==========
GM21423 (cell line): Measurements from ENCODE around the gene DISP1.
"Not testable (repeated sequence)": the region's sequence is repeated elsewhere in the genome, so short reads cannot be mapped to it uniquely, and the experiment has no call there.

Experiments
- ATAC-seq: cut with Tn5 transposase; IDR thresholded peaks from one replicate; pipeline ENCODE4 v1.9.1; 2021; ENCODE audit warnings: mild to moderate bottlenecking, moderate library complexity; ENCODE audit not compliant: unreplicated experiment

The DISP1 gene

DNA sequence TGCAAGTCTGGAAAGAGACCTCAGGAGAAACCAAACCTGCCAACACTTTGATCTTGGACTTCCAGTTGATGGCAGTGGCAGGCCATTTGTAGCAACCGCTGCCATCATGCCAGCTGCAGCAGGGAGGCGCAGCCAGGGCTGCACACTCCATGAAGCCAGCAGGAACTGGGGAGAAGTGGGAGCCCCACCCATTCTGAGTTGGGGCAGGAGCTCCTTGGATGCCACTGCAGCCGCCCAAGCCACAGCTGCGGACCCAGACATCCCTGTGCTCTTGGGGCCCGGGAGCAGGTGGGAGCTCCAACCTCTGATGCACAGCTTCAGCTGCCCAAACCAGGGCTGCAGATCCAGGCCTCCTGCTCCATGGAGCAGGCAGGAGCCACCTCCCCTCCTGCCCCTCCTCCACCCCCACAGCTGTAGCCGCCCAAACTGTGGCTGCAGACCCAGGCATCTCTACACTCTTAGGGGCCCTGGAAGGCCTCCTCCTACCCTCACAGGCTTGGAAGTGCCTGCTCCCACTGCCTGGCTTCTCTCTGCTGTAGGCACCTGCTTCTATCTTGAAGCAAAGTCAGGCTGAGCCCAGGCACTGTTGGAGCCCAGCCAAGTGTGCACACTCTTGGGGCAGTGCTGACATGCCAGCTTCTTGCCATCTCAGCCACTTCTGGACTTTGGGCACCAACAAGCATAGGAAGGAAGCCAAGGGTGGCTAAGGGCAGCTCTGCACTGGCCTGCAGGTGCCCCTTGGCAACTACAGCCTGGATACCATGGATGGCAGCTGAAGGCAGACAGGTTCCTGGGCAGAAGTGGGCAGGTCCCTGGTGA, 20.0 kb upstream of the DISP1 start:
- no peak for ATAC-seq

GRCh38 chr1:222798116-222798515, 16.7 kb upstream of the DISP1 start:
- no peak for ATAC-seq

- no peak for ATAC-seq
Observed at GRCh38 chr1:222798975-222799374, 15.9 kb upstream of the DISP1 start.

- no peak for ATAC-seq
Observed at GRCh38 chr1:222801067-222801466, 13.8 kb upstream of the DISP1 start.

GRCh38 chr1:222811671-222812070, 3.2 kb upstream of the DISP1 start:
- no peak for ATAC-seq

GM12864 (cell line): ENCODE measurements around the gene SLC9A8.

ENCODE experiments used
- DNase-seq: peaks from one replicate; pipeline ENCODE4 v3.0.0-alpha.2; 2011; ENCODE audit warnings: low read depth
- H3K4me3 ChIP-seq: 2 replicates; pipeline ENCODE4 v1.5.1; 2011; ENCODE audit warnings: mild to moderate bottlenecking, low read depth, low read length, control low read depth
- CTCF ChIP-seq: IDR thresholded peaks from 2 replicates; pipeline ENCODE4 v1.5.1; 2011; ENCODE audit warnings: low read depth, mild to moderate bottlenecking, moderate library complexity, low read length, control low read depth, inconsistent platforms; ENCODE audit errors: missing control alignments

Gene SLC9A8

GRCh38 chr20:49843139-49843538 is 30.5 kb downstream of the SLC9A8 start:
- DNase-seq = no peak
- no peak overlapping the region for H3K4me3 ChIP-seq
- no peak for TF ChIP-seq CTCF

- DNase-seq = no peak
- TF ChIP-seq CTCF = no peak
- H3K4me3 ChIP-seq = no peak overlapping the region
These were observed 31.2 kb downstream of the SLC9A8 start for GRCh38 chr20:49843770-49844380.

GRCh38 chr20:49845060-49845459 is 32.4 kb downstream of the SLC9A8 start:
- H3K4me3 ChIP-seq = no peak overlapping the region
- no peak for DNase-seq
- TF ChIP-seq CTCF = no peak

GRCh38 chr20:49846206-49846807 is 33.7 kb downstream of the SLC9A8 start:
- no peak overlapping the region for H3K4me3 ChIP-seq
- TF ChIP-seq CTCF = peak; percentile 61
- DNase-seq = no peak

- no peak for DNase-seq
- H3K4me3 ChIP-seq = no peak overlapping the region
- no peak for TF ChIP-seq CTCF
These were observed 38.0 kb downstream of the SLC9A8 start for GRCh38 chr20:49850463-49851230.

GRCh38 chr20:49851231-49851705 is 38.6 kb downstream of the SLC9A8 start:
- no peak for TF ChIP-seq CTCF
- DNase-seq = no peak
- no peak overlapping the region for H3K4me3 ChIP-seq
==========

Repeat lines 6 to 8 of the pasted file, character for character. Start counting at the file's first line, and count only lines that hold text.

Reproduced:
DNA sequence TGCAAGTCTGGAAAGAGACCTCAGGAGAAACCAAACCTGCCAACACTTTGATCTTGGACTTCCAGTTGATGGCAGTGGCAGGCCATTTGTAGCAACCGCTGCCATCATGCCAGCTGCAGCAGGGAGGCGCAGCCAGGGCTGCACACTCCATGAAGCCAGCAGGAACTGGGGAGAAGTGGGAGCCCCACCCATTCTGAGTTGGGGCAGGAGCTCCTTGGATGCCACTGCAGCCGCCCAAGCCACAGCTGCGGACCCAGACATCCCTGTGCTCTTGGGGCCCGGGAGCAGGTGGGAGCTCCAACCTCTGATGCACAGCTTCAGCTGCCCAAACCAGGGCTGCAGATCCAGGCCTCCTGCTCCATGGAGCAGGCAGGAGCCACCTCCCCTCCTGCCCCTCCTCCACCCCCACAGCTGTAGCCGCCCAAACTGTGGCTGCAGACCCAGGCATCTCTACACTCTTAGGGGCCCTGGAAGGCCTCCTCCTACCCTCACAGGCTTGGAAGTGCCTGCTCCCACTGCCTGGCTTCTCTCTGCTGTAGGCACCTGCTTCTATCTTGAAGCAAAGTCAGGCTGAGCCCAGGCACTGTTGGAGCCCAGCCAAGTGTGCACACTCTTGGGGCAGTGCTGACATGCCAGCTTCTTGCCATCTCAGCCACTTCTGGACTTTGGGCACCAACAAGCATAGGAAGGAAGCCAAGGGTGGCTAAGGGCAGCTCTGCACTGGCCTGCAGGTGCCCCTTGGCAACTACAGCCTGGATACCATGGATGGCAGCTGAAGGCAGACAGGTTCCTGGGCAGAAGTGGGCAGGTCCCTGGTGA, 20.0 kb upstream of the DISP1 start:
- no peak for ATAC-seq

GRCh38 chr1:222798116-222798515, 16.7 kb upstream of the DISP1 start: